Drop in shares of major airlines subdues markets

Ryanair drags Iseq lower as rival EasyJet reports weak quarterly sales

European stocks edged lower on Thursday as a drop in the shares of major airlines offset gains in some banks, propped up by signals of support for the sector from the European Central Bank.


Iseq heavyweight


dragged the benchmark Irish stock market index lower from the very outset of trading after rival



reported weak quarterly sales and warned on headwinds from terrorist attacks and Brexit. Sentiment towards the sector was also rattled by a profit-warning from

Deutsche Lufthansa


Ryanair, which makes up more than 16 per cent of the Iseq, dropped 5.2 per cent to €11.03, making it the worst performing large-cap on the index, which itself ended the session down 1.1 per cent at 5,814.65 points.

"The cautious tone to EasyJet's update and the weaker-than-expected revenue per seat will raise concerns that Ryanair may deliver a similarly weak first-quarter 2017 result when they report on Monday," said Darren McKinley, an analyst with Merrion Capital.

Independent News & Media lost 1.5 per cent to 13.2 cents as sector-followers reacted to a weak trading update from Daily Mail and General Trust, which showed double-digit print advertising declines at the Daily mail and Mail on Sunday.

Bucking the trend, PetroNeft soared 40 per cent after the oil and gas explorer said it had drilled its fourth successful well at South Arbuzovskoye, and it has seen further increases to its production levels from its Licence 61 in Tomsk Oblast in Russia.

Banking stocks were also in demand, with Bank of Ireland rising 3.6 per cent to 20 cents, while Permanent TSB gained 2.2 per cent to €2.18.


Britain’s top share index slipped after four straight days of gains, with airline stocks falling sharply on the




warnings.The FTSE 100 share index to close 0.4 percent lower at 6,699.89 points.

Shares in EasyJet dropped 5.3 per cent. Aer Lingus's parent IAG lost 3.6 per cent. "The airline sector looks set for a pretty unpleasant ride in the short term, and investors might want to fasten their seat belts, because there could be turbulence ahead," said Nicholas Hyett, equity analyst at Hargreaves Lansdown.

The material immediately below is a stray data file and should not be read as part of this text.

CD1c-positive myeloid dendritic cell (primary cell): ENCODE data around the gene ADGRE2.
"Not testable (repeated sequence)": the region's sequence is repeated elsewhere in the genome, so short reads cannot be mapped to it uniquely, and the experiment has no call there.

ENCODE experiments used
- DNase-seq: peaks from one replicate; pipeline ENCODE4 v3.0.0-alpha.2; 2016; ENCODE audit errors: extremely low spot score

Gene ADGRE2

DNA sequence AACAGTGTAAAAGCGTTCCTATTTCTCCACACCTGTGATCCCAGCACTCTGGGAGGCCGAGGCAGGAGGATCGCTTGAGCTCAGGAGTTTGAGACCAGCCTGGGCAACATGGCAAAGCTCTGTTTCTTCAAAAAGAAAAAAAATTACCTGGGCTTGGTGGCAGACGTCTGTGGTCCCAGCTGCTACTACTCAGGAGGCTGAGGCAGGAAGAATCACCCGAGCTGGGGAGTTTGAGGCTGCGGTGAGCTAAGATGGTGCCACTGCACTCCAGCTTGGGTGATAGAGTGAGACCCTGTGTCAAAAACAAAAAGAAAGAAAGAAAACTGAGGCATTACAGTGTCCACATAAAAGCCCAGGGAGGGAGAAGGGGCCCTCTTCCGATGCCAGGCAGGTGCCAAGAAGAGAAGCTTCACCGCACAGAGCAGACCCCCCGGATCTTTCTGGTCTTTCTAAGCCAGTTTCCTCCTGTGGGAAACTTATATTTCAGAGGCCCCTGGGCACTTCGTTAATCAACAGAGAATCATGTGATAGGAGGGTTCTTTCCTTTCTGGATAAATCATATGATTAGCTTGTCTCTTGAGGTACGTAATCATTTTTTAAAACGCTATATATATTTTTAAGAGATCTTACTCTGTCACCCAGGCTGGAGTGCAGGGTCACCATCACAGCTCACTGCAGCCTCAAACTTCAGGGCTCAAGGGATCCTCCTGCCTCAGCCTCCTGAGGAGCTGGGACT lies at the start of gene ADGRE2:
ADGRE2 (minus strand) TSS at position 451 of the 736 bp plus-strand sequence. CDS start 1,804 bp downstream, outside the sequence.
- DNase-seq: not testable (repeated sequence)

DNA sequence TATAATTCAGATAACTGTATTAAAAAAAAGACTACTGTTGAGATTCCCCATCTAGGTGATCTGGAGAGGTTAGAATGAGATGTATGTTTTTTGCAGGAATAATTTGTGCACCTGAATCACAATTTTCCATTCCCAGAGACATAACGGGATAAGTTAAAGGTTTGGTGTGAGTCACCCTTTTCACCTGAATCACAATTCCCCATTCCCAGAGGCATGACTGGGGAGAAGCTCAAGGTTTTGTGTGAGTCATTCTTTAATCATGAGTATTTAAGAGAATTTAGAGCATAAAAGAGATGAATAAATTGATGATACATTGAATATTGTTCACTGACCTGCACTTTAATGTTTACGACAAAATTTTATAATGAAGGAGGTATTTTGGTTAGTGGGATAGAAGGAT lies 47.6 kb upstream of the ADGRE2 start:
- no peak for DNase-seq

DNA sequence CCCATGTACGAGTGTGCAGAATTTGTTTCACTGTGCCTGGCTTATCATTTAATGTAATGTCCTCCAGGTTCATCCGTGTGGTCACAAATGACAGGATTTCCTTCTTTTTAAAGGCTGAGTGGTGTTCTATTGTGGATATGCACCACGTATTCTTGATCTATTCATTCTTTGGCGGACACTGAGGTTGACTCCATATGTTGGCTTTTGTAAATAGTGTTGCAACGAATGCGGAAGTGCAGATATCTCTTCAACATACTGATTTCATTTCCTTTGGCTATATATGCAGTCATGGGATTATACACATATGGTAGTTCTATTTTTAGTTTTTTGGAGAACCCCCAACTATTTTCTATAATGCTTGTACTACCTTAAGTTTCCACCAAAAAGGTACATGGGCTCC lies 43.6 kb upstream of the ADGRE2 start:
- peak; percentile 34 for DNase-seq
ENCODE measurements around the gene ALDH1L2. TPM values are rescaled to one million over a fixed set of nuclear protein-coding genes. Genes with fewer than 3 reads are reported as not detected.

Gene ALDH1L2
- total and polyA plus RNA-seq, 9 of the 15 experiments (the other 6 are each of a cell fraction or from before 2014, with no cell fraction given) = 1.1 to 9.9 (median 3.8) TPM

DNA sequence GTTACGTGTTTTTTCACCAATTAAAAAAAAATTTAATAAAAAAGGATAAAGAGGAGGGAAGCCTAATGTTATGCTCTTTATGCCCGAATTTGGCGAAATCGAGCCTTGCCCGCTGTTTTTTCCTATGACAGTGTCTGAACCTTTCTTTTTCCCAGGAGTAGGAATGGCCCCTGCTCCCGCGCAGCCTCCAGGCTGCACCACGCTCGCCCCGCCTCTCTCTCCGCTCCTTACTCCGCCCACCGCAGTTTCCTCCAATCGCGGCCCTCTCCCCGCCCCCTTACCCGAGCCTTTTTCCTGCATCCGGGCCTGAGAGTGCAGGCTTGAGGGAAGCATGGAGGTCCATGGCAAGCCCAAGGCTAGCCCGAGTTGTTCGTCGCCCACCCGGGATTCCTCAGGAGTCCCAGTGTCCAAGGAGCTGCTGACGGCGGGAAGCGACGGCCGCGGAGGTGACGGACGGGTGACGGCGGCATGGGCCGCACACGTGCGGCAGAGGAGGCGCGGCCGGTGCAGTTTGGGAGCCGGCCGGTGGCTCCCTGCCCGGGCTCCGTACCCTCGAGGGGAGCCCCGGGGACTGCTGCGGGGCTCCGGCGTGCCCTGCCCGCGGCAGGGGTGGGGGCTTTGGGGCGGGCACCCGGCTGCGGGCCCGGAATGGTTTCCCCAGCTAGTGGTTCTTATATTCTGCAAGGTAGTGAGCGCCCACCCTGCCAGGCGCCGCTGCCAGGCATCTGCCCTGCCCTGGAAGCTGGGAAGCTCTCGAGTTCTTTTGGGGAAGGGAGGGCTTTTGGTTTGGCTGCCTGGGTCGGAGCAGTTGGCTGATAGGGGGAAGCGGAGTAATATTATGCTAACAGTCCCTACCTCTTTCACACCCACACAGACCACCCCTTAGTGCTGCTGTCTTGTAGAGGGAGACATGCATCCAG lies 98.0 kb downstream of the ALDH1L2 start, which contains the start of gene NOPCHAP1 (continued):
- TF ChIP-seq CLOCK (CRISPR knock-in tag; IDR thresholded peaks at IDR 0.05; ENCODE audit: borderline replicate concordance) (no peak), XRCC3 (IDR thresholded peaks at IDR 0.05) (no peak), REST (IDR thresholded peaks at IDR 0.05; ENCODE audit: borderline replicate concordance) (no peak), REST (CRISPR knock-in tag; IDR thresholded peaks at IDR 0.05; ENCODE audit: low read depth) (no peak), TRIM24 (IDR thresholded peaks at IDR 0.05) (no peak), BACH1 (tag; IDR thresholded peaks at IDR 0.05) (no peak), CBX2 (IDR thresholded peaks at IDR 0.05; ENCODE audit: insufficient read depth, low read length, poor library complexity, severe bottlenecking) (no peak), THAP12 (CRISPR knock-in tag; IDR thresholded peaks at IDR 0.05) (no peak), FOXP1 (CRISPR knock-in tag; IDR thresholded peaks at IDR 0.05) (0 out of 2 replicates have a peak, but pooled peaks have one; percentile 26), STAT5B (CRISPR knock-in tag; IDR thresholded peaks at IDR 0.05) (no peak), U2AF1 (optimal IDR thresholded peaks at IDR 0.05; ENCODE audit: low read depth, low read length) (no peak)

On the positive side, equipment rental company Ashtead rose 5.1 per cent, gathering strength from a surge in shares of US peer United Rentals after it reported better than expected results overnight.

Among mid-caps, bookmaker William Hill rallied 10.6 per cent, recovering its post-Brexit losses, after the company fired chief executive James Henderson because the bookmaker's board said he was failing to deliver enough growth in online and international gambling.

Online electricals retailer AO World jumped 9.8 per cent after saying its full-year outlook was unchanged despite economic uncertainty following the Brexit vote and its potential impact on consumer confidence and suppliers' foreign exchange exposure.


As in Dublin and London, airline stocks were sold off across Europe amid fears some consumers may avoid travelling abroad for holidays after last week’s attack in Nice and attempted coup in Turkey.

Lufthansa slid 6 per cent after issuing a profit warning. Air France-KLM fell 4.1 per cent.

However, Hermes International rose 4.6 per cent after the maker of luxury handbags reported sales growth that topped projections.

Among other shares active on corporate news, Yara International jumped 5.5 percent after the Norwegian chemicals company said it began the third quarter with a stronger European order book from a year earlier.


US stocks were lower in late afternoon trade on Wall Street as results from companies including



Southwest Airlines

disappointed, casting doubt on whether corporate earnings will be healthy enough to sustain equities at all-time highs.

Intel slipped 4.4 per cent after reporting slower growth in its server-chip division. American Express lost 1.8 per cent as its revenue was short of predictions. Southwest Airlines tumbled 9.6 per cent, weighing on shares of other carriers.

Qualcomm gained 8 per cent after it gave a forecast that beat analysts' estimates, and EBay surged 12 per cent after also raising its outlook.

The S&P 500 fell 0.3 per cent, while the Dow Jones Industrial Average declined 0.4 per cent, threatening to halt its longest winning streak in more than three years, and the Nasdaq Composite Index slipped 0.2 per cent.

Joe Brennan

Joe Brennan

Joe Brennan is Markets Correspondent of The Irish Times